I enjoy looking at these brightly colored, annual, orange flowers that continually bloom throughout the end of summer and into fall in my garden. They make good border plants or as companion plants to your veggies. 

Marigolds name is tagetes erecta (African), or tagetes patula (French) of the family Asteraceae
Seed:

Start the seeds after all chance of frost. They start to germinate in 3-5 days in temperatures around 75-80f.  Keep the medium most and not too wet. Once the first leaves come out, add a little fertilizer and water a little less. At this point, they will prefer the cooler weather. The Marigold prefers weather between 60-75 typically so they can do well in spring or fall. 

Water and Soil:

Keep in well-drained and slightly higher pH soil. To raise the pH, you can add a small amount of peat moss. But, the flower is fairly hardy and I’ve put mine in clay like soil where I added home made compost and it is doing very well. 

Light:

I planted mine in an area that gets a lot of light but, is near a larger rose bush which does provide some shade for it.  However, Marigolds do require plenty of sun; if they become leggy then most likely there is insufficient light. 
Fertilizer:

I personally do not use fertilizer but, there are things you can add to the soil for a healthier plant or for more flowers. Add a soluble salt, like Epsom salt, or a balanced solution of nitrogen-potassium.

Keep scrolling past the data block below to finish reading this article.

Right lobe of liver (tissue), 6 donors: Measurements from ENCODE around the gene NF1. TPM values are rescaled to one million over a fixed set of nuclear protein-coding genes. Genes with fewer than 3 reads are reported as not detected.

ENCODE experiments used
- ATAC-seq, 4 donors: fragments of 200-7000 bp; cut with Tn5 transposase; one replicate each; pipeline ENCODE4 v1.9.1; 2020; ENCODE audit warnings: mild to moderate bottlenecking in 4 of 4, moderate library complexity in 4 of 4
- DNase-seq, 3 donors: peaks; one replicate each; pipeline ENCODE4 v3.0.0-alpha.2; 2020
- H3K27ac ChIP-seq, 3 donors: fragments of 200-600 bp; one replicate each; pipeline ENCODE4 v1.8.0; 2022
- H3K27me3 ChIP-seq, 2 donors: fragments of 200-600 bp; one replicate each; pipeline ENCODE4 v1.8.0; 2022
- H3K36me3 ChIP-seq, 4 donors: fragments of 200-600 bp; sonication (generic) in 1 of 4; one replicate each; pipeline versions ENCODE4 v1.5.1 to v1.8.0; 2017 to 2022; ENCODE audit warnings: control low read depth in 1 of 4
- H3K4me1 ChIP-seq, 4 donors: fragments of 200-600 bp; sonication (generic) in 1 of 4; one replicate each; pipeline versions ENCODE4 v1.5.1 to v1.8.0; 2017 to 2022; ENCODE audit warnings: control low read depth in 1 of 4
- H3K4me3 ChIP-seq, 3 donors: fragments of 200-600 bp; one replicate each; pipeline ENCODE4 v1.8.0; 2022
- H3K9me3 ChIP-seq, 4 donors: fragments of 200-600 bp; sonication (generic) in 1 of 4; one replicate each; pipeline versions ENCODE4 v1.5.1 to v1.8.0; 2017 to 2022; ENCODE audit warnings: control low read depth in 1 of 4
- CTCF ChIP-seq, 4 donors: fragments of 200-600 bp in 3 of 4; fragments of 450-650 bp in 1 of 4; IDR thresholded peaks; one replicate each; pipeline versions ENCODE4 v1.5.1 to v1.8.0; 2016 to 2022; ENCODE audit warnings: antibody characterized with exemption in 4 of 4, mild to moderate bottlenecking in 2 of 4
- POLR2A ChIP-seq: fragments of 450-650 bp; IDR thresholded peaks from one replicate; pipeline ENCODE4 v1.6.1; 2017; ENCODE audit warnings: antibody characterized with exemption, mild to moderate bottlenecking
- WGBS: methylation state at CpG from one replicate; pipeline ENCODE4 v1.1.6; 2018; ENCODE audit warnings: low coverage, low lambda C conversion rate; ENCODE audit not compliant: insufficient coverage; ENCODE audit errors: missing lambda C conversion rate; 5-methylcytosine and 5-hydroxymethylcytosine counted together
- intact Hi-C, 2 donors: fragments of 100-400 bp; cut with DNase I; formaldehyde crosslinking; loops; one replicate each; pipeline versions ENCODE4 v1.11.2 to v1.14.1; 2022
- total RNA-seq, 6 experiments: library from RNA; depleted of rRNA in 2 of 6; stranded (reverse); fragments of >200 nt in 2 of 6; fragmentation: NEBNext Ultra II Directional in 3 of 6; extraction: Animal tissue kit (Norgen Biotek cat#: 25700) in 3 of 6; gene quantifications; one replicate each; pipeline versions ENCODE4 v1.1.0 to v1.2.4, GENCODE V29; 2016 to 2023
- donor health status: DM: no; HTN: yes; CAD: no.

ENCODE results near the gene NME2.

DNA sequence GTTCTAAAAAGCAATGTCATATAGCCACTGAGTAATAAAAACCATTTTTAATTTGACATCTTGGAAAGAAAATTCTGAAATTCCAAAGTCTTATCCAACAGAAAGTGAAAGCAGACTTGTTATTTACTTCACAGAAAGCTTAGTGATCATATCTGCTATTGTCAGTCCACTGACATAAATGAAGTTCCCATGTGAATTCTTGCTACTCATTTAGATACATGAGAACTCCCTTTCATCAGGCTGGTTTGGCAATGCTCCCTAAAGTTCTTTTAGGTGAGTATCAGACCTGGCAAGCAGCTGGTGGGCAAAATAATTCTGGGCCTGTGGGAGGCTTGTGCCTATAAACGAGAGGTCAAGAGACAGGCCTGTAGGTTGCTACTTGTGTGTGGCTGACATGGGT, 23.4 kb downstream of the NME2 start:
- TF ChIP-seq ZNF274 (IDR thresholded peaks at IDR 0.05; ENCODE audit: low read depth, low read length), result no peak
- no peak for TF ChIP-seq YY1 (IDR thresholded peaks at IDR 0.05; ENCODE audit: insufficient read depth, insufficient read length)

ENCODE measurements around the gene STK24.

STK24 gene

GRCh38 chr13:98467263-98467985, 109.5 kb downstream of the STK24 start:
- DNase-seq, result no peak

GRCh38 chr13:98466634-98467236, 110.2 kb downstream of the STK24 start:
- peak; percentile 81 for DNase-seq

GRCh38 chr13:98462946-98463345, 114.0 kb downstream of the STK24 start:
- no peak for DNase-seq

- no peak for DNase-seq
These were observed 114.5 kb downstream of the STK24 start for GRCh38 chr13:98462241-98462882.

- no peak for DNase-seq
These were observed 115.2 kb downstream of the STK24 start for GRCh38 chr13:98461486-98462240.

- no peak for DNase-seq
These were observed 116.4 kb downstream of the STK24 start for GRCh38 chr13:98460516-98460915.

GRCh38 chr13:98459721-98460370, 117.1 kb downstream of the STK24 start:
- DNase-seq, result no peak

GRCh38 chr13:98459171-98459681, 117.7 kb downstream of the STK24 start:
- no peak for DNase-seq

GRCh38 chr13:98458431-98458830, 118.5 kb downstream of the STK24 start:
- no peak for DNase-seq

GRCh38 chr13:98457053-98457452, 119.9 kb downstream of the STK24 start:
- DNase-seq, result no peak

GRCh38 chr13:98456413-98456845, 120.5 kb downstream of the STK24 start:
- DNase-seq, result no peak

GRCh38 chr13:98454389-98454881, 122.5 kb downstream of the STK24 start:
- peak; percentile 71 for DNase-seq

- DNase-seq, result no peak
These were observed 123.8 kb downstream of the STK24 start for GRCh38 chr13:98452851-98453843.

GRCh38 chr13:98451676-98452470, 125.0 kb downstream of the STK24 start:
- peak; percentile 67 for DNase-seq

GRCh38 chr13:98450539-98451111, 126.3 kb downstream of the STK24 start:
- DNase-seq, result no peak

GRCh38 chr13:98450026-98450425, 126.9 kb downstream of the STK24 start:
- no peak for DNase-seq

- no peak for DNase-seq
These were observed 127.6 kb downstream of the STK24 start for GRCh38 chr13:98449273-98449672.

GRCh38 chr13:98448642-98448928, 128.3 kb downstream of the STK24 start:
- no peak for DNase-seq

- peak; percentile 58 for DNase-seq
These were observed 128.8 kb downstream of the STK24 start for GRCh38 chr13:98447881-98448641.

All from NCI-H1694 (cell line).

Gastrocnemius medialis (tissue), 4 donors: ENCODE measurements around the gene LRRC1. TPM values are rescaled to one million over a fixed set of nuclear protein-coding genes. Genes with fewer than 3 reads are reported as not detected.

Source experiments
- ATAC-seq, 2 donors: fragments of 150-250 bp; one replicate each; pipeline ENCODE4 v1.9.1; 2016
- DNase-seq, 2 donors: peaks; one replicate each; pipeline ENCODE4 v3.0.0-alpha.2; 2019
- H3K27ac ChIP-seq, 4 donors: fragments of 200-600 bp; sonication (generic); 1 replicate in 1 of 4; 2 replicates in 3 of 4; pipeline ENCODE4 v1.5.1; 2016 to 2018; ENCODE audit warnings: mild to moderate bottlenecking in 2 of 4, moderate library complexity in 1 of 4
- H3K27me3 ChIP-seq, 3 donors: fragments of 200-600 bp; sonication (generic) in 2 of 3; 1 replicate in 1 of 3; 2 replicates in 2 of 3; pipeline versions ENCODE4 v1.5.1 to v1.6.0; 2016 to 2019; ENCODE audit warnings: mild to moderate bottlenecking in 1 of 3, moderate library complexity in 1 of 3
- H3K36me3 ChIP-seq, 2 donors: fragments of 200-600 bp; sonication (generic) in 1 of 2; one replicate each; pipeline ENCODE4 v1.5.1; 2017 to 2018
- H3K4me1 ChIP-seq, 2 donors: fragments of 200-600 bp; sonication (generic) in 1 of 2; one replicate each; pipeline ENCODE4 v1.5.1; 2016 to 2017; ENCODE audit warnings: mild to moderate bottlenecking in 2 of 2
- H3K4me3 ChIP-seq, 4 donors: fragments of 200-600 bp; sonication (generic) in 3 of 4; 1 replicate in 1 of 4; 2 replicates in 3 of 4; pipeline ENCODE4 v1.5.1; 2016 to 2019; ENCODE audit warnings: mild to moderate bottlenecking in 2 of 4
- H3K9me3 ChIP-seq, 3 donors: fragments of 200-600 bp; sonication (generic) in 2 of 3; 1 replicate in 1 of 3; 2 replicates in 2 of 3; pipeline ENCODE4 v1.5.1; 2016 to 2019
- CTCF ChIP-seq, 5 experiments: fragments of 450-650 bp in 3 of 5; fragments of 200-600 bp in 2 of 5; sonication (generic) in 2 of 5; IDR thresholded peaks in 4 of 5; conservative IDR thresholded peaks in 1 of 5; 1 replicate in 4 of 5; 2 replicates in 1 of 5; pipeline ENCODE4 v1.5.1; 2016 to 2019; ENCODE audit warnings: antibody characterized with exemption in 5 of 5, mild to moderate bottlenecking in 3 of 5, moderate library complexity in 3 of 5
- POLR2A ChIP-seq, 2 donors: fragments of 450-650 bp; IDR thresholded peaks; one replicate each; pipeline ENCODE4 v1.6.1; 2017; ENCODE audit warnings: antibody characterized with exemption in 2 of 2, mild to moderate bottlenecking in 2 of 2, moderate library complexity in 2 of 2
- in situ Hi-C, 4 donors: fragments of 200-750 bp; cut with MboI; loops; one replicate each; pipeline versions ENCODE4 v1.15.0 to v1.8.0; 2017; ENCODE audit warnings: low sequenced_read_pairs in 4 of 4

Other care: 

These plants appreciate dead heading in order to encourage additional blooms throughout the season. I simply pinch off the dead flower head when I see one. Sometimes I do this as I walk by my garden or I’ll spend time on the weekend picking off the spent blooms to ensure more pretty orange flowers will bloom.

This flower also works outstandingly as a companion plant. Some feel that the smell of the flower is offensive. Having smelled it, I do not find it bothersome. They detract other bugs however which is why they are a good companion plant. Some plants that may benefit by having the Marigold nearby are cucumber, melon, basil, broccoli, eggplant, squashes, and tomatoes.
You may find slugs on the plant in more damp conditions. They are slimy and a bit icky but, try picking them off to prevent them eating your plant. I tried the beer trap and that worked well to attracts the slings away from my plants. Otherwise, encourage birds in the garden who will take care of your slug and other bug problems. I luckily have a lot of birds, for a busy city, and they eat up the bugs and slugs pretty well.

I hope this encourages you to try out the Marigold next season. There are quite a few beautiful varieties of orange colors that can be cheerful additions to your garden.